G G Satyrus the brother of Clearchus took over the government, acting as guardian of the tyrant's sons, Timotheus and Dionysius. Satyrus exceeded not only Clearchus but all the other tyrants in his cruelty. Not only did he take vengeance on those who had plotted against his brother, but he inflicted equally intolerable harm on their children, who had taken no part in what their parents had done, and he punished many innocent people as if they were criminals. 2 He was completely uninterested in learning, philosophy and all the other liberal arts. His only passion was for murder, and he did not want to learn about or practice anything which was humane or civilised. He was evil in every way, even if time lessened his [desire to] sate himself with murders and the blood of his countrymen; but he did show a conspicuous affection towards his brother. 3 He kept [the succession to] the leadership of the state safe for the children of his brother, and valued the welfare of the boys so highly that, although he had a wife and loved her dearly, he was determined not to have a child, and used every possible device to render himself childless, in order that he should not leave behind anyone who could be a rival to his nephews.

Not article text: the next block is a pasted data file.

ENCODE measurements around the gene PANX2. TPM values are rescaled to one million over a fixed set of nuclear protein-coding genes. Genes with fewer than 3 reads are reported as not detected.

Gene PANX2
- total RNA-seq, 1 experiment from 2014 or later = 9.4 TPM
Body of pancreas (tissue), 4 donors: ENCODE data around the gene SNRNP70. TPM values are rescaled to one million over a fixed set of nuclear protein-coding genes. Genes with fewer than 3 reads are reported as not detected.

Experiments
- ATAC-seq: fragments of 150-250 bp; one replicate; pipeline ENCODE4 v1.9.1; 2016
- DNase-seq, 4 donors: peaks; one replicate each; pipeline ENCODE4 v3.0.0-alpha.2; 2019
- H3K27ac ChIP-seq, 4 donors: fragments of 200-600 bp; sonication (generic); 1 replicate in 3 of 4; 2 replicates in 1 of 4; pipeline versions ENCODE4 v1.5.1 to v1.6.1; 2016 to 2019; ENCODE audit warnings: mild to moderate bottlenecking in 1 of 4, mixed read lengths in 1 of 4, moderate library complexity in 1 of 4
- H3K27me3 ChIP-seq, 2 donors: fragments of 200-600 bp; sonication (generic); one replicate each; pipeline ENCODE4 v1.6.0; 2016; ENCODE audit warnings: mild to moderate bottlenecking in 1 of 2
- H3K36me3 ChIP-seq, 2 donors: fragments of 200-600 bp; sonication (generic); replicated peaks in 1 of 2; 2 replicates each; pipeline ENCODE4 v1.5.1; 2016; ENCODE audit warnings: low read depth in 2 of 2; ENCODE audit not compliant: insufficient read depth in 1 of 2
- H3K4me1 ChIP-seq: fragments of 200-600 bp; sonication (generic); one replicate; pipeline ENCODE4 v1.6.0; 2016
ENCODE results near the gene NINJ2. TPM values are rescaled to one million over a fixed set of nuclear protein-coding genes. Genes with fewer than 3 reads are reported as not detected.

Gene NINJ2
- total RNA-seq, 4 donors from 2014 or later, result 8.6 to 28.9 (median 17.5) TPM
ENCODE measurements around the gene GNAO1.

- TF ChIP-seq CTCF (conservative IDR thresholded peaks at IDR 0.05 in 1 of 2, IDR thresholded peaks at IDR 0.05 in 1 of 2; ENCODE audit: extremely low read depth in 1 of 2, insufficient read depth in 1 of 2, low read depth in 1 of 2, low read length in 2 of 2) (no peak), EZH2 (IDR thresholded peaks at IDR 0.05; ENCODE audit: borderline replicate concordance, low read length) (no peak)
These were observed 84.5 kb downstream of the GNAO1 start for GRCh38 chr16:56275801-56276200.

4 While he was still alive, but weighed down by old age, Satyrus passed on control of the state to Timotheus, the elder son of his brother, and shortly afterwards he was afflicted by a severe and untreatable illness. A cancerous growth spread underneath between his groin and his scrotum, and irrupted painfully towards his inwards. An opening formed in his flesh and discharges ran out with a foul and unbearable smell, so that his retinue and his doctors could no longer conceal the all-pervading stench of the putrefaction. Continual sharp pains racked his whole body, consigning him to sleeplessness and convulsions, until eventually the disease spread to his internal organs, and deprived him of his life. 5 Like Clearchus, Satyrus gave to those who saw him when he was dying the impression that he was paying the penalty for his savage and lawless abuse of the citizens. They say that often during his illness he would vainly pray for death, and after he had been consumed by this harsh and grievous affliction for many days, he finally paid his due. He had lived for 65 years, and was tyrant for seven years, while Archidamus was king of Sparta.